You can read about that whole debate: "BMI may not be telling the whole truth."
There’s an inside joke often told at conferences convened to discuss the nation’s epidemic of obesity: If the 72 million American adults with a body-mass index above 30 -- the demarcation line for obesity -- want to improve their health and avert a plague of weight-related diseases, they have two options: They can lose weight. Or they can get taller.
Why does it get a laugh? Because those attending these conferences know that a patient sets off medical alarm bells not when he or she eats too much of the wrong thing or is genetically disposed to deposit fat in the wrong places, or spends too little time in physical activity. A patient is considered dangerously fat when his or her weight-divided-by-height-squared (in kilograms and centimeters, respectively) equals 30 or above.
In other words, the definition of overweight or obesity -- and all the health consequences that research has attached to those definitions -- rests on a numerical calculation that only loosely approximates how “fat” an individual is. A 5-foot-6 patient weighing 200 pounds could drop from obese to merely overweight by losing 18 pounds. But she could do the same if she could, by some magic, grow 3 inches.
More damning still, the BMI calculation was rigged by its Belgian inventor, mathematician Adolphe Quetelet, to fit existing data on 19th century Europeans. The formula, say experts, fails to take into account a patient’s level of physical fitness or the ratio of fat to muscle and bone in his body -- both factors known to influence health. Finally, the BMI lulls modern physicians into thinking they need no better measure of an individual patient’s health prospects.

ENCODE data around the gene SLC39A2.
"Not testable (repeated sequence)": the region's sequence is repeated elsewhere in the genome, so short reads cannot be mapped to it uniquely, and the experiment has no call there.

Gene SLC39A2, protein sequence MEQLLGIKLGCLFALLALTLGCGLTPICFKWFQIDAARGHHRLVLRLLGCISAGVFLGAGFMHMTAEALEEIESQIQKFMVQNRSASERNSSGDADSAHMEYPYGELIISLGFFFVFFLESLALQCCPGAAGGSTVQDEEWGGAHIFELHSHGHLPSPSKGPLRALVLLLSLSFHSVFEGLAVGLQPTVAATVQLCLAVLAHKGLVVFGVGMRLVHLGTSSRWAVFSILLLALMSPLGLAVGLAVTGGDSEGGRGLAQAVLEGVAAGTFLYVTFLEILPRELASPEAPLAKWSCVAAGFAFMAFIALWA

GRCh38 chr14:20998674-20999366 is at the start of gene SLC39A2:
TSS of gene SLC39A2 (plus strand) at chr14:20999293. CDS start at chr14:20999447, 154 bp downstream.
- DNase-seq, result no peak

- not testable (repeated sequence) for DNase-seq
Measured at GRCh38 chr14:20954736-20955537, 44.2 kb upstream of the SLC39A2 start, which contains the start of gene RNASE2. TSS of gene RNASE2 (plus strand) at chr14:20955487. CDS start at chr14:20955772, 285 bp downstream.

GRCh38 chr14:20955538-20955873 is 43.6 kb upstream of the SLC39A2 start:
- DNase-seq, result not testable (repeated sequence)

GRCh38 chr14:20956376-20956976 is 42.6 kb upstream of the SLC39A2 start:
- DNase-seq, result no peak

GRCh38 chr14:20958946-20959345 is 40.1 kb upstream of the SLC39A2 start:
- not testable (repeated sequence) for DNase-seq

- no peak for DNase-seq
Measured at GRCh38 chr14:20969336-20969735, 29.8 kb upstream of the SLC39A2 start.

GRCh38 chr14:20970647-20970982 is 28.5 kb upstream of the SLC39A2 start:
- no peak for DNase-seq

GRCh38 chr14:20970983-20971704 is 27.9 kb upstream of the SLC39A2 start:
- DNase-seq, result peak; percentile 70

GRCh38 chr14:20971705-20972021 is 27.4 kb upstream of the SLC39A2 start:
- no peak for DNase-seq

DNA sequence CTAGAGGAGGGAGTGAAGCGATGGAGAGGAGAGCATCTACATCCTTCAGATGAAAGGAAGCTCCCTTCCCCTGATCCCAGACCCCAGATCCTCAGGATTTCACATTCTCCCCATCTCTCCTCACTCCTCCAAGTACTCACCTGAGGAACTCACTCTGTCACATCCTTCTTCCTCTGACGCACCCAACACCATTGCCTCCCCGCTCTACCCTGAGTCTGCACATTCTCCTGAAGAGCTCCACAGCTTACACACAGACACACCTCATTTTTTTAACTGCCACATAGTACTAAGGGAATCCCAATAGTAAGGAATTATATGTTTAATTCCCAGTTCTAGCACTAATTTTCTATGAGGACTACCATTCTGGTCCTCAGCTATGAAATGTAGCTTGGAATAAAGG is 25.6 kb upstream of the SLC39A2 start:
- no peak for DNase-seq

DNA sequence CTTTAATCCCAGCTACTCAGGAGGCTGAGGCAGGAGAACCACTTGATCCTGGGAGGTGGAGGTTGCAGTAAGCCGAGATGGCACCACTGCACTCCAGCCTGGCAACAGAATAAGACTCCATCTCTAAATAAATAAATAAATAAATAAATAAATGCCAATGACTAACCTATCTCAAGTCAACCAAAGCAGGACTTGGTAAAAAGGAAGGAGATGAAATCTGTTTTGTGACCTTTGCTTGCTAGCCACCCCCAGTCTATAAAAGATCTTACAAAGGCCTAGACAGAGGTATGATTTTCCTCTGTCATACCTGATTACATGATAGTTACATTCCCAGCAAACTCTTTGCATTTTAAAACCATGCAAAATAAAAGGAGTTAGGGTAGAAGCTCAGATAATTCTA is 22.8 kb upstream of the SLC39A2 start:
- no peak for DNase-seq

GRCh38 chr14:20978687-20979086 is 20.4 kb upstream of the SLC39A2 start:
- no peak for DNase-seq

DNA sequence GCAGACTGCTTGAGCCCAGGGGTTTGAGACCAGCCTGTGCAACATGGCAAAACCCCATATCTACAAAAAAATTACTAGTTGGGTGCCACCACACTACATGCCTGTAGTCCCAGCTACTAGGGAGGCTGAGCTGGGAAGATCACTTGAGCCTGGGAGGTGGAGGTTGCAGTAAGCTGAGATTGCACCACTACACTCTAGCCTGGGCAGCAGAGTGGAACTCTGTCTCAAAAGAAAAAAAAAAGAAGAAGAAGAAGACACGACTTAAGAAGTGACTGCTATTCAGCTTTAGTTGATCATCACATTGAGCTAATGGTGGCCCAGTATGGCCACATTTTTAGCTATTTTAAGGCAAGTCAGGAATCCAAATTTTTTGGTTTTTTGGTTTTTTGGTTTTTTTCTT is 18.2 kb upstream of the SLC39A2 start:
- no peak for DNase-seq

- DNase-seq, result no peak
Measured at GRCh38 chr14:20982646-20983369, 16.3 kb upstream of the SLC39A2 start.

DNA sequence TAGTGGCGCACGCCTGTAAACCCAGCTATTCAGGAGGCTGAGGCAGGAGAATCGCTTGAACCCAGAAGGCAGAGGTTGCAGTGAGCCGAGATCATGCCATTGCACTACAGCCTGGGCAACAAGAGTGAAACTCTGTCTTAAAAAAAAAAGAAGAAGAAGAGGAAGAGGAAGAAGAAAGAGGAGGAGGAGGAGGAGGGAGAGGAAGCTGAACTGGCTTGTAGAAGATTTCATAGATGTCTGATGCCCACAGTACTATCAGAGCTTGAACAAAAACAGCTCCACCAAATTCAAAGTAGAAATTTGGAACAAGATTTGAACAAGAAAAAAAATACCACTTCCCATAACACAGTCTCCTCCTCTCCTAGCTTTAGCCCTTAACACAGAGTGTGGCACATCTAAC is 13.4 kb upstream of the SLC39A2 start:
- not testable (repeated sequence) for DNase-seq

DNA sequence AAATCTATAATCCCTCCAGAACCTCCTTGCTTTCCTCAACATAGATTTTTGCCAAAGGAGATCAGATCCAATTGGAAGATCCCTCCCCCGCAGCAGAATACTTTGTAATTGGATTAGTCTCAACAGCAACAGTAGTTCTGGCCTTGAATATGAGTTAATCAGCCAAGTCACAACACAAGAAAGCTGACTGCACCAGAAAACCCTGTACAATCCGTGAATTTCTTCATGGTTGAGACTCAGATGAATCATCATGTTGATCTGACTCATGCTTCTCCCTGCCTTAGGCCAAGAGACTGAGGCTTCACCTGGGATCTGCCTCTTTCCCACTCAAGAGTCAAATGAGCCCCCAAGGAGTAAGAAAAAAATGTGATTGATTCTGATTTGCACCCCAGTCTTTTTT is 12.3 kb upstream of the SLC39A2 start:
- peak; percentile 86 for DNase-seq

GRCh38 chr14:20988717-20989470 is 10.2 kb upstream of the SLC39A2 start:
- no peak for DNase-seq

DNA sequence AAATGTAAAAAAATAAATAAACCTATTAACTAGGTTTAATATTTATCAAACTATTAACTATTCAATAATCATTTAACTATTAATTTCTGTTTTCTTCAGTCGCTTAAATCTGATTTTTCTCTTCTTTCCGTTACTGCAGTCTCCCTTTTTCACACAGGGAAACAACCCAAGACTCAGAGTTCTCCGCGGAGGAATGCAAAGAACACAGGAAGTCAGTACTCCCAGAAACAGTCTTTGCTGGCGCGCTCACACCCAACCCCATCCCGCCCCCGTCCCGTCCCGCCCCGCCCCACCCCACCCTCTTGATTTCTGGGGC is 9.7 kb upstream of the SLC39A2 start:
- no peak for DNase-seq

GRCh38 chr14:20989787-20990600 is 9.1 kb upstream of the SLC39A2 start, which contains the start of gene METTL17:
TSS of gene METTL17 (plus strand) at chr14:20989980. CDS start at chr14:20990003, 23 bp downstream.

“It is mathematical snake oil,” says Stanford mathematics professor Keith Devlin, who chafes that, despite his perfect blood pressure and cholesterol numbers, his intensive routine of competitive bicycling and his 32-inch waist, his BMI number identifies him as “overweight,” (defined as falling between 25 and 29.9), prompting his physician to nudge him to exercise more and eat less.
"The BMI is one of those all-powerful magic entities -- a number,” Devlin recently grumped in a blog posting on the Mathematical Assn. of America’s website. “And not just any number, but one that is generated by a mathematical formula. So it has to be taken seriously, right?”
To many of the people who fall on the wrong side of the number 30, the joke is more tragic than funny: Losing weight (and maintaining that loss) can seem as impossible a task as getting taller.
Writing in the British Journal of Sports Medicine, Duck Chul-Lee, a research scientist at the University of South Carolina’s School of Public Health, recently suggested that physicians should acknowledge that, for many patients, losing weight and keeping it off is a daunting challenge. Though weight loss is important, Lee said, physicians might do better to shift their principal objective, getting patients to improve their fitness (a goal that could be achieved by increasing physical activity, building muscle and stamina and quitting smoking) as a more sustainable means of lowering their health risks.
For those older than 60, scientists at the University of South Carolina have found that fitness trumps BMI strongly as a predictor of a patient's longevity. And several studies since have found that overweight and obese women (as measured by BMI) who are regular exercisers can drive down their elevated risk for type 2 diabetes or cardiovascular disease substantially.
If you want to calculate your own BMI, remember that the formula above in in metric. To do the calculation in feet, inches and pounds, the formula is: Divide your weight, in pounds, by the following: your height, in inches, times your height in inches again; then, multiply the resulting number by 703.